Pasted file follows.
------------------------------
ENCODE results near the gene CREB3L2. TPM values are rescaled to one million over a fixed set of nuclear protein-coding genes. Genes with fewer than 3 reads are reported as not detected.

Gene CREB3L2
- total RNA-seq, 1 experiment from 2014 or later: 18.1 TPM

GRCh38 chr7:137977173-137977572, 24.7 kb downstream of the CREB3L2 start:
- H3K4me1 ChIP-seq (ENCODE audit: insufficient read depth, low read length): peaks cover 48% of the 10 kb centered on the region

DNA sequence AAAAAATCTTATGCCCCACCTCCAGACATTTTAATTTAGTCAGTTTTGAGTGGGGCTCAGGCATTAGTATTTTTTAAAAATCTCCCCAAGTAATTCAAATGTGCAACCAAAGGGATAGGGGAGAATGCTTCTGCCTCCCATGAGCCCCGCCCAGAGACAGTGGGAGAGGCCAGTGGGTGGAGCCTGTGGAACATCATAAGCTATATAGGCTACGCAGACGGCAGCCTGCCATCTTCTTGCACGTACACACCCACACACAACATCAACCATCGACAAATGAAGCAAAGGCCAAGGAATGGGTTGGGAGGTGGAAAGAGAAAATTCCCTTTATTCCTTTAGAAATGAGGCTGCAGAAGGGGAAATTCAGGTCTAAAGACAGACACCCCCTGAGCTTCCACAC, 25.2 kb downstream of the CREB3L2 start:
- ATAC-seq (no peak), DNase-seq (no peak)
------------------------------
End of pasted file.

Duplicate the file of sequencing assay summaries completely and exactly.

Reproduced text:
ENCODE results near the gene CREB3L2. TPM values are rescaled to one million over a fixed set of nuclear protein-coding genes. Genes with fewer than 3 reads are reported as not detected.

Gene CREB3L2
- total RNA-seq, 1 experiment from 2014 or later: 18.1 TPM

GRCh38 chr7:137977173-137977572, 24.7 kb downstream of the CREB3L2 start:
- H3K4me1 ChIP-seq (ENCODE audit: insufficient read depth, low read length): peaks cover 48% of the 10 kb centered on the region

DNA sequence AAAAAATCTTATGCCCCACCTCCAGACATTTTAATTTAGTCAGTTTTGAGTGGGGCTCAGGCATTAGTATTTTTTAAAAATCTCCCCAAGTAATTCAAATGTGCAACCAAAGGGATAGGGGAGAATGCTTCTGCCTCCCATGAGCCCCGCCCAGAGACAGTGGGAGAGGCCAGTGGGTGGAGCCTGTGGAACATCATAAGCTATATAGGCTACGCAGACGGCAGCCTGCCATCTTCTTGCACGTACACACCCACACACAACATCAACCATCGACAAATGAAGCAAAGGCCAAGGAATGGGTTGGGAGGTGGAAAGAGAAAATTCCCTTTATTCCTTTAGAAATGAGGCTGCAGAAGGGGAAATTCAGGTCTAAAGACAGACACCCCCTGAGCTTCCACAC, 25.2 kb downstream of the CREB3L2 start:
- ATAC-seq (no peak), DNase-seq (no peak)